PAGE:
Ridgelines also have one of those dual action tailgates people of a certain age (my youngest son calls it "old") may remember from 1960's domestic station wagons: it folds down like every other tailgate, but it also opens sideways to allow even easier access to the bed. I wish all trucks were like this.
Then there's that fantastic trunk mounted Honda has below the rear of bed. It's big enough for quite a bit of stuff, it locks, and it's also waterproof so you could stuff it full of beer and ice if you're of the tailgating persuasion. And while you're tailgating - or even if you just want to make your neighbours move out - you can partake of the (optional) Truck Bed Audio System, which pipes the truck's audio system to the world at large.
Ridgelines get their motivation from Honda's latest 3.5 litre V6 engine with Variable Cylinder Management (VCM, which can deactivate cylinders to save fuel if you're just cruising along). It puts out 280 peak horsepower (up 30 from the last generation) and 262 lb.-ft. of torque (up 15). Honda says the Ridgeline is also about 35 kilos lighter than the previous version, as well as more aerodynamic, which helps with acceleration and fuel economy.
Power gets to the wheels via a six speed automatic transmission with, unfortunately, no paddles on the steering wheel. But it works fine.
2017 Ridgelines come standard with all-wheel-drive (though you can get FWD in the U.S.), in this case with Honda's "Intelligent Variable Torque Management" system, which is also lighter than before while offering better all-weather traction and handling. The system vectors torque from front to rear and from left rear to right rear as needed. There are also Normal, Snow, Mud and Sand settings to help you excel wherever you might be going.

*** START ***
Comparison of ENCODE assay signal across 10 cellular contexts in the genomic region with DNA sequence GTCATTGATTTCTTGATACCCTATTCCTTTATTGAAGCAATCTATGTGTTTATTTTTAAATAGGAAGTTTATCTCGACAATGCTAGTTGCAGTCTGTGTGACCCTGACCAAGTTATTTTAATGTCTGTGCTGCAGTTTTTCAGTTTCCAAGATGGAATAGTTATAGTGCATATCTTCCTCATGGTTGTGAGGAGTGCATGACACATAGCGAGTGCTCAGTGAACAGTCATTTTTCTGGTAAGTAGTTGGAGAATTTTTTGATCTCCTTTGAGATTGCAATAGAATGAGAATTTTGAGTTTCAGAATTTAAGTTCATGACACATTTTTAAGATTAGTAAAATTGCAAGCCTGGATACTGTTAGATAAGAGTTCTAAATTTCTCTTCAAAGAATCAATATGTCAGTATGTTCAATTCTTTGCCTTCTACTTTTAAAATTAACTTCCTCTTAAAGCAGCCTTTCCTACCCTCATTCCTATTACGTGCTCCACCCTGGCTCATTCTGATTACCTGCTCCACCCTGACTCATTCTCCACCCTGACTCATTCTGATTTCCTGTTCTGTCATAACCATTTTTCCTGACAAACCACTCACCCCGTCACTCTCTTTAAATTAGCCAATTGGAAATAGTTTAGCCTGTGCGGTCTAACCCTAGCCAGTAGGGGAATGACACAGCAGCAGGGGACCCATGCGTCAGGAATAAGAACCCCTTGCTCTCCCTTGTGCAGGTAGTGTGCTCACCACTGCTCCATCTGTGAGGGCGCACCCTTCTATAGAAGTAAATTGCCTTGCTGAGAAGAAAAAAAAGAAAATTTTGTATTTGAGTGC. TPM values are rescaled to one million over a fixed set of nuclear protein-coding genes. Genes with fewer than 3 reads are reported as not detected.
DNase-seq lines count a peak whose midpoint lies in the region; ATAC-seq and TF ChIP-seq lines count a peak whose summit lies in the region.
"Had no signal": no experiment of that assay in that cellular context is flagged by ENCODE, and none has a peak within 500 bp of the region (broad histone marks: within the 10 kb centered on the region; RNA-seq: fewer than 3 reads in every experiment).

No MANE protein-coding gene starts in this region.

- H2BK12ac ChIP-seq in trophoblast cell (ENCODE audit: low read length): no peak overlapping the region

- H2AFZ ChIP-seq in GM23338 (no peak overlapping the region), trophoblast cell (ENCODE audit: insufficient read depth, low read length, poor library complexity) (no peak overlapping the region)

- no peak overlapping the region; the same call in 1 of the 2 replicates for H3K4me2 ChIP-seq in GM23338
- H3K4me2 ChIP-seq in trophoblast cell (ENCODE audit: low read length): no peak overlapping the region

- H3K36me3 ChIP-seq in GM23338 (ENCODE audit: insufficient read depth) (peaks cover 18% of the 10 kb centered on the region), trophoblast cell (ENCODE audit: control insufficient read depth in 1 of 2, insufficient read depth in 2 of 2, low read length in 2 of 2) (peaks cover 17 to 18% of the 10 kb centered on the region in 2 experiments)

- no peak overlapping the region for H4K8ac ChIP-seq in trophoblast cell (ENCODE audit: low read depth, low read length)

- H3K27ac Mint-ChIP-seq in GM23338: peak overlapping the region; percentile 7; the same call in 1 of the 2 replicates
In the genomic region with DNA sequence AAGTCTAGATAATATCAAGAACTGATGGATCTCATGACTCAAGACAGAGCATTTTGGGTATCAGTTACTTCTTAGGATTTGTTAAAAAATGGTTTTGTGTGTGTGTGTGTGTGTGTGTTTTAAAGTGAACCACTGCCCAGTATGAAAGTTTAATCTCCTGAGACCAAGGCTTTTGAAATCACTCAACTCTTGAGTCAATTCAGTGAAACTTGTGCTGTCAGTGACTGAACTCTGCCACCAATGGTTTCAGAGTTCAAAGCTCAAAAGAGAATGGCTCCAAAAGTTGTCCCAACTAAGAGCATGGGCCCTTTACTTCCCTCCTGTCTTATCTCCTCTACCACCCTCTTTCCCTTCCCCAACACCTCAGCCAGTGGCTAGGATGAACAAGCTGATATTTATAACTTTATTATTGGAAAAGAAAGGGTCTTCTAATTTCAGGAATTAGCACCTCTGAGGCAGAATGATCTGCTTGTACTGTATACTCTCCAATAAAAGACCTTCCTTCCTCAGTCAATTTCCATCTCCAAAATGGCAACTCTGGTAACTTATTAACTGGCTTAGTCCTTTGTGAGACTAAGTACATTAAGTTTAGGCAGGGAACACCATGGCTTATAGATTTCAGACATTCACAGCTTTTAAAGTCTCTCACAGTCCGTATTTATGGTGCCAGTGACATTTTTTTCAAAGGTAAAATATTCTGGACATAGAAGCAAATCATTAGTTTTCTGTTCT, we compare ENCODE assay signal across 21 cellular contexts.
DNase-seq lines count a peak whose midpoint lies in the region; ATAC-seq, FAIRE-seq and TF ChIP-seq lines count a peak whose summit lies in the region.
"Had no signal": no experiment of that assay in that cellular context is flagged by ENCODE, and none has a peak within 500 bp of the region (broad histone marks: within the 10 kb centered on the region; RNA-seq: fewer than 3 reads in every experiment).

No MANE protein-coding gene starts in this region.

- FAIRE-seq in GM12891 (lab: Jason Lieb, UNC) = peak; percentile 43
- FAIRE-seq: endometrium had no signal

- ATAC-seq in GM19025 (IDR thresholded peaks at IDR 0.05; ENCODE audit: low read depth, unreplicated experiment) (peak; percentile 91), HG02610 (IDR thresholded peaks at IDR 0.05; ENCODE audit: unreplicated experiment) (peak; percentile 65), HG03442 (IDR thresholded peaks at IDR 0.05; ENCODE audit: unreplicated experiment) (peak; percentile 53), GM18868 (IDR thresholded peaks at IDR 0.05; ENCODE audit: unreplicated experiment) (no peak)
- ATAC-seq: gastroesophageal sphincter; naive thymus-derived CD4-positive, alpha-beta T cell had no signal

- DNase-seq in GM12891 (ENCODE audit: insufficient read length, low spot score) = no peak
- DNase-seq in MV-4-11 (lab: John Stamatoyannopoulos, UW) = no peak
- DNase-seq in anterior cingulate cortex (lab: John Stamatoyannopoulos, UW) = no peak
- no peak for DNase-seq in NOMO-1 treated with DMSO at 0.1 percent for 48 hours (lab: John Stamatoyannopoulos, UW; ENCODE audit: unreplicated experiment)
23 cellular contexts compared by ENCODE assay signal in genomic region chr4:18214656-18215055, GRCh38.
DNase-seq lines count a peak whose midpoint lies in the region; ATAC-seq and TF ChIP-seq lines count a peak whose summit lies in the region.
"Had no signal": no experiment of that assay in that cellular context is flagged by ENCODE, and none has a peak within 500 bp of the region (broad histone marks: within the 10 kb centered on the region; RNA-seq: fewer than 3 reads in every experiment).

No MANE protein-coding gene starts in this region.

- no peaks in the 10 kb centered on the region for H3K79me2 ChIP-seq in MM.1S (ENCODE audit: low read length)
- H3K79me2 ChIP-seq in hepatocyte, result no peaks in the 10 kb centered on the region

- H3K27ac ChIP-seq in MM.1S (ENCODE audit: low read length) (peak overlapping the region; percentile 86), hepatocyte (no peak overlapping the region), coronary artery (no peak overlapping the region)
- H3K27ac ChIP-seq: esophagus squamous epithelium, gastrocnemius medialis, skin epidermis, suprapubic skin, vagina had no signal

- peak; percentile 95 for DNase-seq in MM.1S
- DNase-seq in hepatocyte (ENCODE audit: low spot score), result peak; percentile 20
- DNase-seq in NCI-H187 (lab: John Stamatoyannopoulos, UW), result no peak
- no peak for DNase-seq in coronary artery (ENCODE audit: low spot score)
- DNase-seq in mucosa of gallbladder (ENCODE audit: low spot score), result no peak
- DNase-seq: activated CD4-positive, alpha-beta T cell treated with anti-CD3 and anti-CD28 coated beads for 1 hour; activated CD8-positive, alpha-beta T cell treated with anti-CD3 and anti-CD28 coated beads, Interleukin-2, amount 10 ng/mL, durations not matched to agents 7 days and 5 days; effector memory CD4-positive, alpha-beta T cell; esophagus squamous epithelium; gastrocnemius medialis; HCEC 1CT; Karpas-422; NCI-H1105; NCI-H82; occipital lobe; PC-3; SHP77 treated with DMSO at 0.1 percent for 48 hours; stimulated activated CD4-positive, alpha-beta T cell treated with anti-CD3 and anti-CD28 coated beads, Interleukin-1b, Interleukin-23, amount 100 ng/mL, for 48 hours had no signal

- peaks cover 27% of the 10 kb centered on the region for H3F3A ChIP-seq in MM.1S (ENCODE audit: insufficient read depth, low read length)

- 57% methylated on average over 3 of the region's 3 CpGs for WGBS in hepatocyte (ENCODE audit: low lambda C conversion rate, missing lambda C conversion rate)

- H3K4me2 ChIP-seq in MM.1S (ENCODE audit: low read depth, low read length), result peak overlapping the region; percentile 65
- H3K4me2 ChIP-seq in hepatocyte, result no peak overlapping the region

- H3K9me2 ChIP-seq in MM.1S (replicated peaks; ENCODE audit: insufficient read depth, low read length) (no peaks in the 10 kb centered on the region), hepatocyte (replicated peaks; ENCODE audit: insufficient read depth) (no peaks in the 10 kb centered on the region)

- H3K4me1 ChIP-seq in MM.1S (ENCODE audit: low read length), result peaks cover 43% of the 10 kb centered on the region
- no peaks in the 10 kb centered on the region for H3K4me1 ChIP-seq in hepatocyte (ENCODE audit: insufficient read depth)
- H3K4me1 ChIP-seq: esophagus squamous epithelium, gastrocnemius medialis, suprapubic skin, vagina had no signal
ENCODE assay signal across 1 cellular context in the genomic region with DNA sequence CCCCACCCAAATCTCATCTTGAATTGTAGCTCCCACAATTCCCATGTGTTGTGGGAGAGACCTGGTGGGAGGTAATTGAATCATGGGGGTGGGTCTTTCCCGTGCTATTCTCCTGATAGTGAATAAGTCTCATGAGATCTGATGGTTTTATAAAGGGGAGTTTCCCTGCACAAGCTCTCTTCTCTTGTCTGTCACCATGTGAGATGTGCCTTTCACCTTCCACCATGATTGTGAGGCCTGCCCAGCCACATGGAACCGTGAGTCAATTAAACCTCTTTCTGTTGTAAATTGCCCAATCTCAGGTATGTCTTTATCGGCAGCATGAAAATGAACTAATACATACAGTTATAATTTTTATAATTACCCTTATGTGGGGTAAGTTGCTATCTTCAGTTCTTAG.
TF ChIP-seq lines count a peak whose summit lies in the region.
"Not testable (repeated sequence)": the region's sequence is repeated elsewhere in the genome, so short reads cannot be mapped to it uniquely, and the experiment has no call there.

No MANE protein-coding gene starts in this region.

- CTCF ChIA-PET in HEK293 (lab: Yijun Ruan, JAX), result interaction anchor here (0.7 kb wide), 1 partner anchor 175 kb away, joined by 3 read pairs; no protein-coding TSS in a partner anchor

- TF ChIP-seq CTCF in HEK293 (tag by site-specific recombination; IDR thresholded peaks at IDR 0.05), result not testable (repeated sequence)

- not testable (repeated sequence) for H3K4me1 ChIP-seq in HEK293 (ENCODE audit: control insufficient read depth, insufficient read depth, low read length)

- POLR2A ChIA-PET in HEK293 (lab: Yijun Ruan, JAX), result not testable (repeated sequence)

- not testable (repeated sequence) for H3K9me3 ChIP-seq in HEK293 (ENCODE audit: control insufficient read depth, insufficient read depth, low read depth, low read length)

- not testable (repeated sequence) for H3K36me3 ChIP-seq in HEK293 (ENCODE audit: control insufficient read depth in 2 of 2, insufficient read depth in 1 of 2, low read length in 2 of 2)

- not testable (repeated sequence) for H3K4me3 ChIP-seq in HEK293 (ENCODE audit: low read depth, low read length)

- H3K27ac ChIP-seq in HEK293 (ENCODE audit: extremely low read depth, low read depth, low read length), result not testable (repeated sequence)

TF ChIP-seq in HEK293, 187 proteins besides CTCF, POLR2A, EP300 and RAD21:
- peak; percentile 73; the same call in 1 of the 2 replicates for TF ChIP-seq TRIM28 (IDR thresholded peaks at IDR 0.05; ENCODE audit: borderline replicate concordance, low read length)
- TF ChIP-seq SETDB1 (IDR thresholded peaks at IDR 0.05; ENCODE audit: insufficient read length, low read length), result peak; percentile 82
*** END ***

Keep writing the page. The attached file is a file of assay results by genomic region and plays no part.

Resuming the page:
Thanks to the Ridgeline's unibody construction and independent suspension, driving it feels more like you're driving a Pilot than a truck, which to me is a very nice thing. In fact, I'd keep forgetting it was a truck until I'd check the inside rear view mirror and notice how close the rear window is compared to a Pilot's.
Ridgelines are rated at about 1,600 pounds payload and boast a scratch-resistant bed with eight 350 pound tie down cleats. The bed is five feet wide and 5.4 feet long (a short bed, but four inches longer than the old Ridgeline's) and there's four feet of space side to side, so you could haul plywood or drywall, etc. as long as you don't mind it hanging out at the back. There's even a power outlet available back there, so you can plug in your tools and/or toys.